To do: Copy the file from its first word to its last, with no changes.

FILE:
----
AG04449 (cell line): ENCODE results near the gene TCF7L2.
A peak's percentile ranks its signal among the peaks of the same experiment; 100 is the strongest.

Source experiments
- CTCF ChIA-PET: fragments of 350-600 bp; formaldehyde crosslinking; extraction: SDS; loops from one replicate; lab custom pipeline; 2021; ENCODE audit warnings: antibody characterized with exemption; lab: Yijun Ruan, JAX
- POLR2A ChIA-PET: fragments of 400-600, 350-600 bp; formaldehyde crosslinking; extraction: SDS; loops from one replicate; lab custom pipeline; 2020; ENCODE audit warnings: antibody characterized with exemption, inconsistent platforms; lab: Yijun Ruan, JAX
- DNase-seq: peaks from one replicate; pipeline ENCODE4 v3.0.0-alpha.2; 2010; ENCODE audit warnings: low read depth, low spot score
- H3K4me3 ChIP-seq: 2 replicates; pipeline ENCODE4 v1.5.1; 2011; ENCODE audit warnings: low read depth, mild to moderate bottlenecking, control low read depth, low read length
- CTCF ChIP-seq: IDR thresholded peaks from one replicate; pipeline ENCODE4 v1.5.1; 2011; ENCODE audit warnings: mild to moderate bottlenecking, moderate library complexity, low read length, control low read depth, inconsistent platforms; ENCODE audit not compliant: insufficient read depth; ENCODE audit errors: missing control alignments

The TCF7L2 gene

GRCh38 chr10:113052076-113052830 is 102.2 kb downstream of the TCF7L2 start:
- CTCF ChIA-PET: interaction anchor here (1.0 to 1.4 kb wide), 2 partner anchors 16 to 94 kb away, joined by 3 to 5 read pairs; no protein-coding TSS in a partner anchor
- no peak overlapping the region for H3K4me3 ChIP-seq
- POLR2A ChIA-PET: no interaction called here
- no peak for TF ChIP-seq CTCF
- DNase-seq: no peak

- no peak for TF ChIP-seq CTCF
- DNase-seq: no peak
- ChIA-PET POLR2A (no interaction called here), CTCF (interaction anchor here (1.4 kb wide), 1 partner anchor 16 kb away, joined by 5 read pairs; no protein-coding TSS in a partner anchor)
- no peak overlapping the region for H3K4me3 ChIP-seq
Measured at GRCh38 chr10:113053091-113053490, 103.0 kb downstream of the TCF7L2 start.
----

AG04449 (cell line): ENCODE results near the gene TCF7L2.
A peak's percentile ranks its signal among the peaks of the same experiment; 100 is the strongest.

Source experiments
- CTCF ChIA-PET: fragments of 350-600 bp; formaldehyde crosslinking; extraction: SDS; loops from one replicate; lab custom pipeline; 2021; ENCODE audit warnings: antibody characterized with exemption; lab: Yijun Ruan, JAX
- POLR2A ChIA-PET: fragments of 400-600, 350-600 bp; formaldehyde crosslinking; extraction: SDS; loops from one replicate; lab custom pipeline; 2020; ENCODE audit warnings: antibody characterized with exemption, inconsistent platforms; lab: Yijun Ruan, JAX
- DNase-seq: peaks from one replicate; pipeline ENCODE4 v3.0.0-alpha.2; 2010; ENCODE audit warnings: low read depth, low spot score
- H3K4me3 ChIP-seq: 2 replicates; pipeline ENCODE4 v1.5.1; 2011; ENCODE audit warnings: low read depth, mild to moderate bottlenecking, control low read depth, low read length
- CTCF ChIP-seq: IDR thresholded peaks from one replicate; pipeline ENCODE4 v1.5.1; 2011; ENCODE audit warnings: mild to moderate bottlenecking, moderate library complexity, low read length, control low read depth, inconsistent platforms; ENCODE audit not compliant: insufficient read depth; ENCODE audit errors: missing control alignments

The TCF7L2 gene

GRCh38 chr10:113052076-113052830 is 102.2 kb downstream of the TCF7L2 start:
- CTCF ChIA-PET: interaction anchor here (1.0 to 1.4 kb wide), 2 partner anchors 16 to 94 kb away, joined by 3 to 5 read pairs; no protein-coding TSS in a partner anchor
- no peak overlapping the region for H3K4me3 ChIP-seq
- POLR2A ChIA-PET: no interaction called here
- no peak for TF ChIP-seq CTCF
- DNase-seq: no peak

- no peak for TF ChIP-seq CTCF
- DNase-seq: no peak
- ChIA-PET POLR2A (no interaction called here), CTCF (interaction anchor here (1.4 kb wide), 1 partner anchor 16 kb away, joined by 5 read pairs; no protein-coding TSS in a partner anchor)
- no peak overlapping the region for H3K4me3 ChIP-seq
Measured at GRCh38 chr10:113053091-113053490, 103.0 kb downstream of the TCF7L2 start.